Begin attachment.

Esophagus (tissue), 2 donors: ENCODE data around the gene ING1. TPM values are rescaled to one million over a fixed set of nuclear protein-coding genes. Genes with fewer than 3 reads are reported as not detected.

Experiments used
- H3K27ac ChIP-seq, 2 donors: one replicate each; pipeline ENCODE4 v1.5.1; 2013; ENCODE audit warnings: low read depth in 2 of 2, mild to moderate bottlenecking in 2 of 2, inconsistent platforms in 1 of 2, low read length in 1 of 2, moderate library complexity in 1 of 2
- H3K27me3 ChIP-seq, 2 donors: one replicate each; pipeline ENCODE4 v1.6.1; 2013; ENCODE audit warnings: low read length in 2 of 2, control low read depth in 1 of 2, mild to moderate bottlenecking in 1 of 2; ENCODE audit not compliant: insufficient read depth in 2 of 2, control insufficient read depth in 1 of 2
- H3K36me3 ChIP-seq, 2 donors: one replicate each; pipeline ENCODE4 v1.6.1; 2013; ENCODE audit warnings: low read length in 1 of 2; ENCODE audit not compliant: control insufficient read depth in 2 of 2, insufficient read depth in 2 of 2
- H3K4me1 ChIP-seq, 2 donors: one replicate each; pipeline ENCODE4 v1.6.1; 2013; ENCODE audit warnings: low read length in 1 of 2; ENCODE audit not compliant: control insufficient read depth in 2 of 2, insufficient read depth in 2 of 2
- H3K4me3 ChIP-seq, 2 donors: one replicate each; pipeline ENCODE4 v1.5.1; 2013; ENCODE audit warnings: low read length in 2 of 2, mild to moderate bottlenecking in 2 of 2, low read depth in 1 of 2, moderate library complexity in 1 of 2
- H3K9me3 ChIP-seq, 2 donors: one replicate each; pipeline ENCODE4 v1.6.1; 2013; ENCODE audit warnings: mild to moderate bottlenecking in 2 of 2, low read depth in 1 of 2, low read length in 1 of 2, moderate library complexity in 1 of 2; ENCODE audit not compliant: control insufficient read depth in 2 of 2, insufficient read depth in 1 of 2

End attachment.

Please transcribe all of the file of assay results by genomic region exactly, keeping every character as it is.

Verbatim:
Esophagus (tissue), 2 donors: ENCODE data around the gene ING1. TPM values are rescaled to one million over a fixed set of nuclear protein-coding genes. Genes with fewer than 3 reads are reported as not detected.

Experiments used
- H3K27ac ChIP-seq, 2 donors: one replicate each; pipeline ENCODE4 v1.5.1; 2013; ENCODE audit warnings: low read depth in 2 of 2, mild to moderate bottlenecking in 2 of 2, inconsistent platforms in 1 of 2, low read length in 1 of 2, moderate library complexity in 1 of 2
- H3K27me3 ChIP-seq, 2 donors: one replicate each; pipeline ENCODE4 v1.6.1; 2013; ENCODE audit warnings: low read length in 2 of 2, control low read depth in 1 of 2, mild to moderate bottlenecking in 1 of 2; ENCODE audit not compliant: insufficient read depth in 2 of 2, control insufficient read depth in 1 of 2
- H3K36me3 ChIP-seq, 2 donors: one replicate each; pipeline ENCODE4 v1.6.1; 2013; ENCODE audit warnings: low read length in 1 of 2; ENCODE audit not compliant: control insufficient read depth in 2 of 2, insufficient read depth in 2 of 2
- H3K4me1 ChIP-seq, 2 donors: one replicate each; pipeline ENCODE4 v1.6.1; 2013; ENCODE audit warnings: low read length in 1 of 2; ENCODE audit not compliant: control insufficient read depth in 2 of 2, insufficient read depth in 2 of 2
- H3K4me3 ChIP-seq, 2 donors: one replicate each; pipeline ENCODE4 v1.5.1; 2013; ENCODE audit warnings: low read length in 2 of 2, mild to moderate bottlenecking in 2 of 2, low read depth in 1 of 2, moderate library complexity in 1 of 2
- H3K9me3 ChIP-seq, 2 donors: one replicate each; pipeline ENCODE4 v1.6.1; 2013; ENCODE audit warnings: mild to moderate bottlenecking in 2 of 2, low read depth in 1 of 2, low read length in 1 of 2, moderate library complexity in 1 of 2; ENCODE audit not compliant: control insufficient read depth in 2 of 2, insufficient read depth in 1 of 2